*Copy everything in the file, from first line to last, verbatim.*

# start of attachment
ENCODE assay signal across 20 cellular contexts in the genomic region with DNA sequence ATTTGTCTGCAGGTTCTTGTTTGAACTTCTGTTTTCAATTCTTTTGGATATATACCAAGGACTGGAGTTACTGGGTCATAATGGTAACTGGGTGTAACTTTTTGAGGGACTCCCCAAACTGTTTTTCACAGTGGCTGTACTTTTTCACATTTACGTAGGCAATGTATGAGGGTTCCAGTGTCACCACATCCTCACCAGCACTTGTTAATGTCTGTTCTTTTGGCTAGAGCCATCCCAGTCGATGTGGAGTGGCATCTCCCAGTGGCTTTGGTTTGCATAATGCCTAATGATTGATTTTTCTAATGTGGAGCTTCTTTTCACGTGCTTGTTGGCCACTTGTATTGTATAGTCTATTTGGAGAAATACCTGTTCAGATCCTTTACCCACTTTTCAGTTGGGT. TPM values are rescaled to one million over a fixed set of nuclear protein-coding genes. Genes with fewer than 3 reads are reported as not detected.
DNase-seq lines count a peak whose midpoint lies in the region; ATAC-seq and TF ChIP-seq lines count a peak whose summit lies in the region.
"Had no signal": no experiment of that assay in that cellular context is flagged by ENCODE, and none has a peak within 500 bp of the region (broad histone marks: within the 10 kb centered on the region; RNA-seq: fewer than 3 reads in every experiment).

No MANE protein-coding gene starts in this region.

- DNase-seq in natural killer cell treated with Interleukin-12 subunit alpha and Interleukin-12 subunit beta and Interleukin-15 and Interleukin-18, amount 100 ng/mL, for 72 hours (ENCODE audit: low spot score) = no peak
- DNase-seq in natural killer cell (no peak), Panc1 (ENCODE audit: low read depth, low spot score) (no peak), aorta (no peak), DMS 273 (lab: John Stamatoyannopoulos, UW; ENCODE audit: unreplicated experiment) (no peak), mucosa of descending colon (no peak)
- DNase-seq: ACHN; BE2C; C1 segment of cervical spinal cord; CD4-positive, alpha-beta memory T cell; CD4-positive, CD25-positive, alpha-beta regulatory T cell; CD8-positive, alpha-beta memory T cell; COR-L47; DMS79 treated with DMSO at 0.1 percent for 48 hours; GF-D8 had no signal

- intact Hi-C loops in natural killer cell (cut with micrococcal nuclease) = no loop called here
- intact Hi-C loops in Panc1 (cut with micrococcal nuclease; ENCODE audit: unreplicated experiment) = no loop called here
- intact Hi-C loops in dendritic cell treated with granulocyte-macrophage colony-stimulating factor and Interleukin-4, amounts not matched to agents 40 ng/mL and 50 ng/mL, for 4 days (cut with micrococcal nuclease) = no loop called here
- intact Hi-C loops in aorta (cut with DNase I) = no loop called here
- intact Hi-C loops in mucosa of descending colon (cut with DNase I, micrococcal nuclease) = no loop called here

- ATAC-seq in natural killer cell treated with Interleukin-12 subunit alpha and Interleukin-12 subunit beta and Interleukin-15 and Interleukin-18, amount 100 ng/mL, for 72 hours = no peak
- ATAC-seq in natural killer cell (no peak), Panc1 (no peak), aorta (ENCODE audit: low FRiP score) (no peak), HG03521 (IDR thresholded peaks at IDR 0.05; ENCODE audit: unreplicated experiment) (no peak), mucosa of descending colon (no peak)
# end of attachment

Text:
ENCODE assay signal across 20 cellular contexts in the genomic region with DNA sequence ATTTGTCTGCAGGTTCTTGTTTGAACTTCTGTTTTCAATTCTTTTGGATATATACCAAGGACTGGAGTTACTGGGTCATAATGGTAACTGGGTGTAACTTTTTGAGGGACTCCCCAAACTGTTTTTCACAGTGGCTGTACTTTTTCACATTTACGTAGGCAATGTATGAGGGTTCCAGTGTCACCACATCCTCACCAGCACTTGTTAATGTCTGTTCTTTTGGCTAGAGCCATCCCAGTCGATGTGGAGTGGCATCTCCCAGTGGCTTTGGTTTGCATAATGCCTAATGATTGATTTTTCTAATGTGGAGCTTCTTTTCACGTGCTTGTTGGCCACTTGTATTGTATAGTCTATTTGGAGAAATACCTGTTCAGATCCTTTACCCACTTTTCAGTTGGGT. TPM values are rescaled to one million over a fixed set of nuclear protein-coding genes. Genes with fewer than 3 reads are reported as not detected.
DNase-seq lines count a peak whose midpoint lies in the region; ATAC-seq and TF ChIP-seq lines count a peak whose summit lies in the region.
"Had no signal": no experiment of that assay in that cellular context is flagged by ENCODE, and none has a peak within 500 bp of the region (broad histone marks: within the 10 kb centered on the region; RNA-seq: fewer than 3 reads in every experiment).

No MANE protein-coding gene starts in this region.

- DNase-seq in natural killer cell treated with Interleukin-12 subunit alpha and Interleukin-12 subunit beta and Interleukin-15 and Interleukin-18, amount 100 ng/mL, for 72 hours (ENCODE audit: low spot score) = no peak
- DNase-seq in natural killer cell (no peak), Panc1 (ENCODE audit: low read depth, low spot score) (no peak), aorta (no peak), DMS 273 (lab: John Stamatoyannopoulos, UW; ENCODE audit: unreplicated experiment) (no peak), mucosa of descending colon (no peak)
- DNase-seq: ACHN; BE2C; C1 segment of cervical spinal cord; CD4-positive, alpha-beta memory T cell; CD4-positive, CD25-positive, alpha-beta regulatory T cell; CD8-positive, alpha-beta memory T cell; COR-L47; DMS79 treated with DMSO at 0.1 percent for 48 hours; GF-D8 had no signal

- intact Hi-C loops in natural killer cell (cut with micrococcal nuclease) = no loop called here
- intact Hi-C loops in Panc1 (cut with micrococcal nuclease; ENCODE audit: unreplicated experiment) = no loop called here
- intact Hi-C loops in dendritic cell treated with granulocyte-macrophage colony-stimulating factor and Interleukin-4, amounts not matched to agents 40 ng/mL and 50 ng/mL, for 4 days (cut with micrococcal nuclease) = no loop called here
- intact Hi-C loops in aorta (cut with DNase I) = no loop called here
- intact Hi-C loops in mucosa of descending colon (cut with DNase I, micrococcal nuclease) = no loop called here

- ATAC-seq in natural killer cell treated with Interleukin-12 subunit alpha and Interleukin-12 subunit beta and Interleukin-15 and Interleukin-18, amount 100 ng/mL, for 72 hours = no peak
- ATAC-seq in natural killer cell (no peak), Panc1 (no peak), aorta (ENCODE audit: low FRiP score) (no peak), HG03521 (IDR thresholded peaks at IDR 0.05; ENCODE audit: unreplicated experiment) (no peak), mucosa of descending colon (no peak)